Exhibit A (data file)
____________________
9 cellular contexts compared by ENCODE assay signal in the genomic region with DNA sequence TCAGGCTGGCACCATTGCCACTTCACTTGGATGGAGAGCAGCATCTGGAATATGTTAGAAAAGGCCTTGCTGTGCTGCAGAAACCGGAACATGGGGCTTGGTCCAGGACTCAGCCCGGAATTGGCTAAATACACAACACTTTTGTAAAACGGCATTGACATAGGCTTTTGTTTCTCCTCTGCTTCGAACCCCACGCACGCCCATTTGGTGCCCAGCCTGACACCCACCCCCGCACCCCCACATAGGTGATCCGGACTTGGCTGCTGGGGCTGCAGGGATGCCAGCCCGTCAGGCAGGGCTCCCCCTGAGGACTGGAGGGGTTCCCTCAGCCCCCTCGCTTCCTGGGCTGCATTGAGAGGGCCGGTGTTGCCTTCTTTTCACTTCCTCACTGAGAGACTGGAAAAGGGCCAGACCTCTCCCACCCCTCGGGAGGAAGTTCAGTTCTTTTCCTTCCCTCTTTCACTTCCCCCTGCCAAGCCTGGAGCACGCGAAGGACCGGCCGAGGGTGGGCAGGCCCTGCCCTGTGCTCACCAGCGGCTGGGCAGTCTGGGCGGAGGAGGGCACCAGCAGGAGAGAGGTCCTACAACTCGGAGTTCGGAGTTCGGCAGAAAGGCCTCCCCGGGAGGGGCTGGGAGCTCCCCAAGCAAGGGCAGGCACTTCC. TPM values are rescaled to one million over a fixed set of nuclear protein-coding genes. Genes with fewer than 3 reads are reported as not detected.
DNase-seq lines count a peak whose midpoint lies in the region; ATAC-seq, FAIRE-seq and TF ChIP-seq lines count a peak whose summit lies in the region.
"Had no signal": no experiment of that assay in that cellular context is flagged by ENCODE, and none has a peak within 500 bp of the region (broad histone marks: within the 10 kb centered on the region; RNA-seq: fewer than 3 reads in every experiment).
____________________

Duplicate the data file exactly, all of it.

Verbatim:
9 cellular contexts compared by ENCODE assay signal in the genomic region with DNA sequence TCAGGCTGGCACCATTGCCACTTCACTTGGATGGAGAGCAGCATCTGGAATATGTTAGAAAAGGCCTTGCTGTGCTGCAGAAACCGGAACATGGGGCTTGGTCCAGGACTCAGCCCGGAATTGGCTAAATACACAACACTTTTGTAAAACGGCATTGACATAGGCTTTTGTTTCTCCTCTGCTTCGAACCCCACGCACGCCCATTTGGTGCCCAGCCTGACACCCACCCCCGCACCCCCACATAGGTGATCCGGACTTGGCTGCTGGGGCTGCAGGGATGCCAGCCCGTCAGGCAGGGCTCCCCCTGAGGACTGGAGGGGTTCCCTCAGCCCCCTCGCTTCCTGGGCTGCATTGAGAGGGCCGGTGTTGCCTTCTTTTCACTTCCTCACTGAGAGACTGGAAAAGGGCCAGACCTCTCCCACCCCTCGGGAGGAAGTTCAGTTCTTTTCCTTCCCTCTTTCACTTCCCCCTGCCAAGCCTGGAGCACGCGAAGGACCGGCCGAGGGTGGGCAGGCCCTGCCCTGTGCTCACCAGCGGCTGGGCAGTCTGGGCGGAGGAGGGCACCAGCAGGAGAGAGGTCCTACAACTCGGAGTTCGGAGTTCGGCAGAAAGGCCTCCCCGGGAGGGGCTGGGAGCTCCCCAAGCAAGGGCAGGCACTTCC. TPM values are rescaled to one million over a fixed set of nuclear protein-coding genes. Genes with fewer than 3 reads are reported as not detected.
DNase-seq lines count a peak whose midpoint lies in the region; ATAC-seq, FAIRE-seq and TF ChIP-seq lines count a peak whose summit lies in the region.
"Had no signal": no experiment of that assay in that cellular context is flagged by ENCODE, and none has a peak within 500 bp of the region (broad histone marks: within the 10 kb centered on the region; RNA-seq: fewer than 3 reads in every experiment).